California Notes: Thomas, Teodosic, Clippers, Kings

Isaiah Thomas has played in just one game with the Lakers since he was traded from Cleveland on Thursday, so it’s too early to tell how he’s adjusting to his new Lakers teammates. Still, the results of that one game were promising, Elliot Teaford of the Orange County Register writes.

Thomas came off the bench to contribute 22 points and 6 assists in Saturday’s loss to the Mavericks. After the game, Thomas admitted that he watched the Lakers as a spectator this season and was aware of the talent the roster wields.

“I just wanted to come in with energy,” Thomas said. “I just wanted to bring something to the table. I just wanted to bring that energy, bring that intensity and make plays. The ball happened to go in. All these guys are talented. I watched this team from afar.”

Check out other news pertaining to California’s NBA teams:

  • Thomas’ journey from a top-five finish for the NBA MVP last season to Cavaliers castoff has brought uncertainty to his impending free agency,’s David Aldridge writes. Opinions about Thomas’ future earning varied among several executives Aldridge questioned. One executive said Thomas’ Lakers debut made him look like a $12-$15MM per year player while others feel he will need to settle for a mid-level exception.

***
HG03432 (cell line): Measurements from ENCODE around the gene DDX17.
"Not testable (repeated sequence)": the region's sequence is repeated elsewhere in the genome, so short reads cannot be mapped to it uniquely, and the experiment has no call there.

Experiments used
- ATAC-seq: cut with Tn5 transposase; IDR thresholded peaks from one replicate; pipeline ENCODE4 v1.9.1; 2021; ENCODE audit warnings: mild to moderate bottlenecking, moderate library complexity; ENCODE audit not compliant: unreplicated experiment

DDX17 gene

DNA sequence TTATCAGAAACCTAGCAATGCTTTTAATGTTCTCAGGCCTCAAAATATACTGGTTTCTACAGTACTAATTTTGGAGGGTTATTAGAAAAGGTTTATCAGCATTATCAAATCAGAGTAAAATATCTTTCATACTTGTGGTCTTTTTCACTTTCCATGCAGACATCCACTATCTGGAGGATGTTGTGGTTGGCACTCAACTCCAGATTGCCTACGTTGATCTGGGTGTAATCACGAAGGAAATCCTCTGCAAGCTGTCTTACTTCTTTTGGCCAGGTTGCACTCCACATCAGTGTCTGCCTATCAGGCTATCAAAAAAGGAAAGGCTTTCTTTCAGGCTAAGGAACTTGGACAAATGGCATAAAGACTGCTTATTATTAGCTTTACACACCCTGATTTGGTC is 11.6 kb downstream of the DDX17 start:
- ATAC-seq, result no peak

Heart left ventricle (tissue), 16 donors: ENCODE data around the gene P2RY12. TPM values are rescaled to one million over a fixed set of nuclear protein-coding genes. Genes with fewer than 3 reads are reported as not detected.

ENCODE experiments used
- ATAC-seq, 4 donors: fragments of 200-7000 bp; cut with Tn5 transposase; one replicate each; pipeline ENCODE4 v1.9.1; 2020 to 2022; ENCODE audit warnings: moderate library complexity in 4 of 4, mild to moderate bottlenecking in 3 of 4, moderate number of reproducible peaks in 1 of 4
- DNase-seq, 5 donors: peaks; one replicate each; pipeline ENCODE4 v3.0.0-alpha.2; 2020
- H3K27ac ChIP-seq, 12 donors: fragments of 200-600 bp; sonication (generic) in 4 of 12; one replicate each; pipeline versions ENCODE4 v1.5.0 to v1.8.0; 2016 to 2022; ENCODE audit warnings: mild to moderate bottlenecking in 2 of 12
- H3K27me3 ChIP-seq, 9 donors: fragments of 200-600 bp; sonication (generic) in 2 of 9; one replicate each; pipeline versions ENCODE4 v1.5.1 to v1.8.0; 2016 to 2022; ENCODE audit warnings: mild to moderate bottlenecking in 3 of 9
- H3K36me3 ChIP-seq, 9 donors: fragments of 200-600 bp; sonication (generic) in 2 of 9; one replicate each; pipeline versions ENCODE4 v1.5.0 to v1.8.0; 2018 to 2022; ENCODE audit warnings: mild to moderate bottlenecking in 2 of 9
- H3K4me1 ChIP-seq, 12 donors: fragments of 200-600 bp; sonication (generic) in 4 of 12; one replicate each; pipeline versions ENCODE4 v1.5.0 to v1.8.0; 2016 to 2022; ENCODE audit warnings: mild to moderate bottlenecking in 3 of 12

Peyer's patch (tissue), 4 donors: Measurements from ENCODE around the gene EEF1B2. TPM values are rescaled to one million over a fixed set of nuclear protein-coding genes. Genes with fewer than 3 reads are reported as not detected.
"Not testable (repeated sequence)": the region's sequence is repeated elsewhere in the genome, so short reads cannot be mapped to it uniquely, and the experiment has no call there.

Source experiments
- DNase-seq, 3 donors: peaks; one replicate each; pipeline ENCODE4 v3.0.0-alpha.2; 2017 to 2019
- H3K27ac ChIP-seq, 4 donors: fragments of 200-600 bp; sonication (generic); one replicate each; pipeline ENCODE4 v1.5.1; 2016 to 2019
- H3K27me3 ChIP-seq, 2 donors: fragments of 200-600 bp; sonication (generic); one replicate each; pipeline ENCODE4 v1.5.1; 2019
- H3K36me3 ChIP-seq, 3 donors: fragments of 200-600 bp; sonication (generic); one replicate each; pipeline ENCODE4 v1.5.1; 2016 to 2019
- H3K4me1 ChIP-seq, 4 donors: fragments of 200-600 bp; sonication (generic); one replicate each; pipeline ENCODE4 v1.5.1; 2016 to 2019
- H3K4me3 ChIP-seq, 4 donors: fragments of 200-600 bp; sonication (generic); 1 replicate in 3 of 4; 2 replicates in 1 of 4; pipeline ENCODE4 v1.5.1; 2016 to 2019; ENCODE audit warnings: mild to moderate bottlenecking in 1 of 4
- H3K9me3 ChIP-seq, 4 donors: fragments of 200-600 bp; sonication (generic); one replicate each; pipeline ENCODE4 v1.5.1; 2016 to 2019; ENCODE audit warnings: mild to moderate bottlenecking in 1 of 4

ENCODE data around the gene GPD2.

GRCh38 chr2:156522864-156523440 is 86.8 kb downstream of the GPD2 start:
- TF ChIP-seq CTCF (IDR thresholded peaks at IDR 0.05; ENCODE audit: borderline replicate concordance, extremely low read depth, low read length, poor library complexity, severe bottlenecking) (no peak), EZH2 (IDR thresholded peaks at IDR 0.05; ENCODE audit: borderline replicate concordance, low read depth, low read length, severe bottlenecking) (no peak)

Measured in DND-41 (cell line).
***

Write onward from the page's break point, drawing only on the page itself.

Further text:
• Marc Stein of the New York Times has an entertaining feature on Clippers point guard Milos Teodosic. The Serbian playmaker was regarded as the best player in the world not signed to an NBA deal until he arrived stateside this past offseason. In his chat with Stein, Teodosic discusses the myth that he eats cheeseburgers for breakfast, as well as his NBA future.
  • The Clippers are still in the thick of the playoff race, but their injury-riddled season has forced the team to get creative with lineups. After a busy trade deadline, the team can now focus on establishing a routine lineup for the remainder of the season, Broderick Turner of the Los Angeles Times writes.
  • The Kings are in a good cap space situation, but the team’s vision is gearing toward the summer of 2019, James Ham of NBC Sports writes. That summer, the Kings will be rid of all veteran contract commitments and will be in prime position to strike in the market.